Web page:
The vast majority of people on the island are democrats and would accept whatever verdict referendums on Irish unity returned in both jurisdictions. That much is clear from the results of the twin North and South polls which continue in Tuesday’s Irish Times.
But it is clear also that there is a sizeable minority of voters from a Protestant background who are strongly opposed to Irish unity at a level that goes beyond normal political disagreement, to the extent that they would find it very hard to accept the result.
Last year, former first minister and DUP leader Arlene Foster said in an interview that she would probably leave Northern Ireland in the event of a united Ireland. While this option is clearly an extreme one and was not examined by this survey, the poll does find that deeply-held antipathy to the idea of a united Ireland is something that is shared by a large number of people in the North.
Asked to imagine how they would feel in the event of referendums deciding that the North should leave the United Kingdom and unify with the South, almost a fifth (18 per cent) of all Northern voters say they would “find it almost impossible to accept”.
Of these, the great majority are people from a Protestant background — almost a third of all Protestant-background voters are in the “impossible to accept” camp. This must be taken in the context of 41 per cent of Protestant-background voters who say that they would “not be happy” with the result but that they “could live with it” and a further 21 per cent saying they would “happily accept” it. So it’s clearly a minority among unionist voters. But it’s a big minority.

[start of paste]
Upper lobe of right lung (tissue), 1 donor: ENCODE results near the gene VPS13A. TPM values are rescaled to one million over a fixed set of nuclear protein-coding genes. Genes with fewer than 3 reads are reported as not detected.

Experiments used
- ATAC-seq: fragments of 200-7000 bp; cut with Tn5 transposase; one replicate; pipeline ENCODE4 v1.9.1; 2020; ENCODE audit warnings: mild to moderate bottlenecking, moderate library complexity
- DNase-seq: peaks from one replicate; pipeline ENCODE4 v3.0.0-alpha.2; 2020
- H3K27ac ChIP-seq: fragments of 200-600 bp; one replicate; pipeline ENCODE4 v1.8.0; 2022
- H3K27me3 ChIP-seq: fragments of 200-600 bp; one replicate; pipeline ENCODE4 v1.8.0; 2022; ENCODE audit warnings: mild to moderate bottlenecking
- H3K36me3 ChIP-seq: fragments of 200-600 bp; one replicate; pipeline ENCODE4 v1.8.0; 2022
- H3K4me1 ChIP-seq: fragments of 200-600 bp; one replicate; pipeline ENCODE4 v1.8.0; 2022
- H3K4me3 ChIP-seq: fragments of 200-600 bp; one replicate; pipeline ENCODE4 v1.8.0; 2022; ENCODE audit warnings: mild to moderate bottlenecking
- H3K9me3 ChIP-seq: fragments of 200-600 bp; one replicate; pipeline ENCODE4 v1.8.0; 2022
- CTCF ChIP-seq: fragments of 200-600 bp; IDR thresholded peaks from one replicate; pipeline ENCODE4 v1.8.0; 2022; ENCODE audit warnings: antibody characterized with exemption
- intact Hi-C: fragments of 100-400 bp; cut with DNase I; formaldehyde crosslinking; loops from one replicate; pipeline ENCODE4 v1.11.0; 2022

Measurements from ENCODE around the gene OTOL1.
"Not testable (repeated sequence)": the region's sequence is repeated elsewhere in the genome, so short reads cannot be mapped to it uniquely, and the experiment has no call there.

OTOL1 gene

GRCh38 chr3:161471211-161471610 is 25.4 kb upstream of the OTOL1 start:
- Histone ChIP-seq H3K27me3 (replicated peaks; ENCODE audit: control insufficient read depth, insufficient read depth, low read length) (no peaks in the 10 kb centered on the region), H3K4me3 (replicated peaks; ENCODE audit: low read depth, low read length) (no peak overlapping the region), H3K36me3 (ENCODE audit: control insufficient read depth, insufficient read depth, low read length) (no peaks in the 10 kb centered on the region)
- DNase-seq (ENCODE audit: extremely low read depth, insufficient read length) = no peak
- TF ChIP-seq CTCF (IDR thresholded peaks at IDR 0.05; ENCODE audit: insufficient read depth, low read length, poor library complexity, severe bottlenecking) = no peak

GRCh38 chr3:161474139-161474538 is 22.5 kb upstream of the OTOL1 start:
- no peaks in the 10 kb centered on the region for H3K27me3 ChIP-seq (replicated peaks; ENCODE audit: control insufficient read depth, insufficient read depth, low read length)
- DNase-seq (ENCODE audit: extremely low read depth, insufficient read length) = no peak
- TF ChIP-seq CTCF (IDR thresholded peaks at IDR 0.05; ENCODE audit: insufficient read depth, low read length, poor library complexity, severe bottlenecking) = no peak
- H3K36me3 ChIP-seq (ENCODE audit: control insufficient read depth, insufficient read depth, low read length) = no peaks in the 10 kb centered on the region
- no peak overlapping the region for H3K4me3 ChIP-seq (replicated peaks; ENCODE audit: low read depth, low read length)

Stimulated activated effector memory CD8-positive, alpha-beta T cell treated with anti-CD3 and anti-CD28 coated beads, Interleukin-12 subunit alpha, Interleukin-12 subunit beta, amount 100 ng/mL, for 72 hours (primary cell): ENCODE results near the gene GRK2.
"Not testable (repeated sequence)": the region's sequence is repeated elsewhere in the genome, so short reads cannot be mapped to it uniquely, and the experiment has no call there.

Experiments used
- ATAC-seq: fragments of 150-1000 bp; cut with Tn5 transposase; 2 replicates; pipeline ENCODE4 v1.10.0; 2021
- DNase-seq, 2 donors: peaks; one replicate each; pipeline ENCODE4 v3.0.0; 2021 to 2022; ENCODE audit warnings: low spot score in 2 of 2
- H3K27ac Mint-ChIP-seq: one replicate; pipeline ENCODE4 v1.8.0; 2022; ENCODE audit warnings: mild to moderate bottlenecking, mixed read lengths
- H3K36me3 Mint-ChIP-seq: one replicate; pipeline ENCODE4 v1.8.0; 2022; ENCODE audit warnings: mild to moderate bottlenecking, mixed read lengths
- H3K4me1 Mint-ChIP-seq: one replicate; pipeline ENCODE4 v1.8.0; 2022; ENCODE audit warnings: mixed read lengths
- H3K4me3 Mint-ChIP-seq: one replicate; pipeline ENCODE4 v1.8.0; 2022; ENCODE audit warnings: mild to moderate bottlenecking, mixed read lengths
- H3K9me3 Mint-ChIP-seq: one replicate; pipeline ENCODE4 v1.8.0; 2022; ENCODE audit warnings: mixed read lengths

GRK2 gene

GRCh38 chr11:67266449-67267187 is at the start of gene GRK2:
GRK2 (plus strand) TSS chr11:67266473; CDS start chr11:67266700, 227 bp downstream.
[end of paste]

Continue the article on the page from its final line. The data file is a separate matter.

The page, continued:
Any future arrangements for a united Ireland would have to take account of the existence within its borders of a large minority of people hostile to the idea of the new enlarged state and, perhaps, alienated from its institutions, politics and symbols.
This could be particularly problematic given the clear lack of enthusiasm among voters in the South — as demonstrated in the poll findings reported yesterday — to make changes to those institutions and symbols to accommodate unionists.
An irredentist core of unionist/loyalist voters who remained opposed to the post-unity state would present significant difficulties for its success. It is not, after all, as if political violence is unknown in this part of the island. We have already seen in the poll’s previous findings that the threat of loyalist violence in advance of any referendum would make many southern voters less likely to support a united Ireland. The focus group discussions, as reported and analysed by Profs Brendan O’Leary and John Garry today, suggest that this fear runs not very far below the surface in discussions about a possible united Ireland.
Minorities who are alienated from new or redrawn states are hardly an unknown challenge for politics and statecraft. Northern Ireland has a long and unhappy experience of dealing with the problem in the worst way possible. Those who argue for unity and those who might one day have to find a way to make it work will wish to make sure that the mistakes of the past — here and elsewhere — are not repeated. What today’s poll results tell us is that the existence of the problem cannot be ignored.
While a great majority of people on the island are democrats and would accept whatever results that referendums produced, it’s worth remembering that the majority of people were democrats during the Troubles, too.